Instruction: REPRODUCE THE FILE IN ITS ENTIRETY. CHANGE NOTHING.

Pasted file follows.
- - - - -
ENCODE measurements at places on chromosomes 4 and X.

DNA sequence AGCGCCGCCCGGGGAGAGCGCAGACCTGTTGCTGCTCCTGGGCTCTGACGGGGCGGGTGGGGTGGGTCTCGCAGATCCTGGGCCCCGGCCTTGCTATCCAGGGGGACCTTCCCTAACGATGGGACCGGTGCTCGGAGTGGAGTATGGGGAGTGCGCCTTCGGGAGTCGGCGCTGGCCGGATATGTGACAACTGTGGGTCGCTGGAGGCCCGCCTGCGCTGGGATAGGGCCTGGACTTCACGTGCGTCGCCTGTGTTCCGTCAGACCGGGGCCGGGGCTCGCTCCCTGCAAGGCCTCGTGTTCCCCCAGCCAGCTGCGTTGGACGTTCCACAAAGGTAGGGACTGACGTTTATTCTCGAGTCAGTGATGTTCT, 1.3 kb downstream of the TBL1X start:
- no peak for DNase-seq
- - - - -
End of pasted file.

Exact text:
ENCODE measurements at places on chromosomes 4 and X.

DNA sequence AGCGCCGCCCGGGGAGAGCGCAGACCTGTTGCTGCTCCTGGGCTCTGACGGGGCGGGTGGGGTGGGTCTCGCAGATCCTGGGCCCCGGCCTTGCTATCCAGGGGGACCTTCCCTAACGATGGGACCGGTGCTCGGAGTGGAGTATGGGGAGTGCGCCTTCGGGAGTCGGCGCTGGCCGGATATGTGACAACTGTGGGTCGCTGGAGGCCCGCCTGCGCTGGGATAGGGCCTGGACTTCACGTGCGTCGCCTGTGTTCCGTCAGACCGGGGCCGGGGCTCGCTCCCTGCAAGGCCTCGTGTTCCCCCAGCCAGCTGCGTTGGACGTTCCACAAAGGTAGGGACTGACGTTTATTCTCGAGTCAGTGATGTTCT, 1.3 kb downstream of the TBL1X start:
- no peak for DNase-seq